# Flux and Induced EMF vs displacement graphs

Taniaz

## Homework Statement

A small coil of wire is situated in a non-uniform magnetic field. The coil consists of 40 turns of wire and moves with a constant speed in a straight line. The coil has displacement x from a fixed point P. The variation with x of the magnetic flux in the coil is shown in the first graph.
Sketch the variation with x of the e.m.f E induced in the coil for values of x from x=0 to x=6.0 cm.

## Homework Equations

E = (delta N*flux) / delta t

## The Attempt at a Solution

I know the slope of the flux vs. x graph is the emf so in the region where the flux vs. x graph has a negative yet constant slope, I drew a horizontal line in the negative region for the emf vs x graph. And the region where the flux vs x graph has a positive slope, I drew a horizontal line in the positive region for the emf vs x graph.

I'm confused as to what happens at point 3? Will the emf vs x graph be vertical as I drew it (second graph)?
Thank you.

## Answers and Replies

lychette
you are essentially correct with your analysis. Strictly speaking the induced emf is given by -d(NΦ)/dt so perhaps your lines should be inverted.
Do you realise that the lines shown have different gradients?
At point 3 the change from one to the other is instantaneous....not much more to say about that !!

Taniaz
Yes that makes sense. Yes they do have different gradients (shown by their steepness, that's why the second one was a bit higher than the first one).
So there should be a vertical line at 3 joining the two together?

Should we take the minus into account? Because sometimes they just write Faraday's law without the minus sign to indicate the magnitude only?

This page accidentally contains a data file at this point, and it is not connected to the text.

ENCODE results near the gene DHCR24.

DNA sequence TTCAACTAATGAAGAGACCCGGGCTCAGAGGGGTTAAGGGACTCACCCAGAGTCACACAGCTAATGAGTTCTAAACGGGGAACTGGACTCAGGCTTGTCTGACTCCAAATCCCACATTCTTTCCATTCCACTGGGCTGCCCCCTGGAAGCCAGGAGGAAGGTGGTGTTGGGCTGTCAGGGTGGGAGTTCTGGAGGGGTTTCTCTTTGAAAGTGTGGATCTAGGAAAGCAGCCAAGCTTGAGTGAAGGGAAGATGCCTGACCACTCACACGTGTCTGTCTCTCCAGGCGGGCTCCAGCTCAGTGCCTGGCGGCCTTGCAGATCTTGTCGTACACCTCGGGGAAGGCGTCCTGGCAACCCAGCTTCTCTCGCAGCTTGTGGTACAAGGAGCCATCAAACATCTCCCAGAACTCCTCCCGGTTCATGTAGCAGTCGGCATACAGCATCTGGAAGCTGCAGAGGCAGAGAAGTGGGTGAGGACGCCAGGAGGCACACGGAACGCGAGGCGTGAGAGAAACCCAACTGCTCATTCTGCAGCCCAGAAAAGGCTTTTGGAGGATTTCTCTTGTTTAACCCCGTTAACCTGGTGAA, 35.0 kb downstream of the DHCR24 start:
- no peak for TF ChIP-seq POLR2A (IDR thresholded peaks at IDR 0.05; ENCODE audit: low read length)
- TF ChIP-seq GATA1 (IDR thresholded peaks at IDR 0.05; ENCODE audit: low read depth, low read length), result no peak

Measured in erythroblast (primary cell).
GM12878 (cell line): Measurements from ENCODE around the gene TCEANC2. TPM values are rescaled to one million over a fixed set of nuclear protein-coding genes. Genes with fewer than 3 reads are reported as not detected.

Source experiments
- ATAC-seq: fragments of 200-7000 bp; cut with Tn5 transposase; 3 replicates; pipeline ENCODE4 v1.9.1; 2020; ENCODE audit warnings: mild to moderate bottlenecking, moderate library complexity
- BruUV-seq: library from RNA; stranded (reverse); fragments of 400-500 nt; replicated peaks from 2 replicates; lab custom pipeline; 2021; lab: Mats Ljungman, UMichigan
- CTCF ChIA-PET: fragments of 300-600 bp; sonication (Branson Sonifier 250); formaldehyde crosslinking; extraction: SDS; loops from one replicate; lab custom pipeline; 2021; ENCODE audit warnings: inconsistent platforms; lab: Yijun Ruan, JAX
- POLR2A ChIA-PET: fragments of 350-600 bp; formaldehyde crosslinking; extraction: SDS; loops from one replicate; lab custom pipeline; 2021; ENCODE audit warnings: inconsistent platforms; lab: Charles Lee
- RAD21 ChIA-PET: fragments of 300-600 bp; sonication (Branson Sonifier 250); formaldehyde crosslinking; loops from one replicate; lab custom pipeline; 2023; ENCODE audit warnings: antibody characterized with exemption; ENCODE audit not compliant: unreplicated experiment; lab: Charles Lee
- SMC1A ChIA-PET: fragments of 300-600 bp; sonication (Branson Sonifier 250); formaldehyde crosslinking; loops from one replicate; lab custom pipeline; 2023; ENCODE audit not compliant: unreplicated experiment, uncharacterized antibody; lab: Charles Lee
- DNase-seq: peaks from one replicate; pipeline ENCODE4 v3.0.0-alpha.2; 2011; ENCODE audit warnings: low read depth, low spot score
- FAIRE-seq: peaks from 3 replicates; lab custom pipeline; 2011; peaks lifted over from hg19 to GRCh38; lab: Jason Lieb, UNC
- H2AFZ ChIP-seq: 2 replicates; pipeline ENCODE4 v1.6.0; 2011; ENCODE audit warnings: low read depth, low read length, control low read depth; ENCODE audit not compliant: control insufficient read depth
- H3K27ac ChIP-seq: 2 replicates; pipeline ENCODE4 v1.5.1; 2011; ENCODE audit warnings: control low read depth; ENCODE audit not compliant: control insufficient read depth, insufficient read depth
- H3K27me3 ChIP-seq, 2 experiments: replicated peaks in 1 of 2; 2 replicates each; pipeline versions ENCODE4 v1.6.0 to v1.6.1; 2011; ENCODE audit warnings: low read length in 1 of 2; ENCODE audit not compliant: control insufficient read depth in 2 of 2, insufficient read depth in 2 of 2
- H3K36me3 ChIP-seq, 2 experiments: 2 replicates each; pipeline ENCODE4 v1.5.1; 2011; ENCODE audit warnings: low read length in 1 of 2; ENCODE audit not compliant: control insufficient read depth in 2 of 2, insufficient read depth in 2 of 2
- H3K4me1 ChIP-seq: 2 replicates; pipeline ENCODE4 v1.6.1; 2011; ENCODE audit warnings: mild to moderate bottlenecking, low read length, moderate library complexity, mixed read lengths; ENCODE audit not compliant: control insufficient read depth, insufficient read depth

Homework Helper
Gold Member
So there should be a vertical line at 3 joining the two together?
Yes.
How are you calculating the magnitude of the emf? What is the speed of the coil?
Should we take the minus into account? Because sometimes they just write Faraday's law without the minus sign to indicate the magnitude only?
Minus sign is not necessary, as it is up to you to choose which direction is plus or minus for induced emf.

Taniaz
In the first part of the question they told us that "The coil is moved at constant speed between point P and the point where x = 3.0 cm" and then asked us to calculate the flux linkage which I did by multiplying the number of turns of the coil by the change in the flux from x=0 till x=3.0 cm. In the next part of the question they gave us the induced emf and asked for the speed so I did E = delta N(flux) / delta t but this can be written as E = (delta N(flux) / delta x) ( delta x / delta t) and we can solve for delta x / delta t which is the speed.

Homework Helper
Gold Member
"The coil is moved at constant speed between point P and the point where x = 3.0 cm" and then asked us to calculate the flux linkage which I did by multiplying the number of turns of the coil by the change in the flux from x=0 till x=3.0 cm.
Why did you calculate the change in flux? Is it specifically asked? Because "flux linkage" of the coil can be computed at any single value of x. You can compute it at x=0 and at x=6. Why take the difference of them?
In the next part of the question they gave us the induced emf and asked for the speed so I did E = delta N(flux) / delta t but this can be written as E = (delta N(flux) / delta x) ( delta x / delta t) and we can solve for delta x / delta t which is the speed.
Correct.

Taniaz
They asked for it from x=0 till x=3

Thank you

da_invincible_
I know the slope of the flux vs. x graph is the emf
Shouldn't the slope of the flux vs. x graph be emf * velocity

V = (dN*flux/dt) = (dN*flux / dx) * (dx / dt)
dx / dt = velocity or speed
=> ( V / velocity ) = ( dN*flux / dx)

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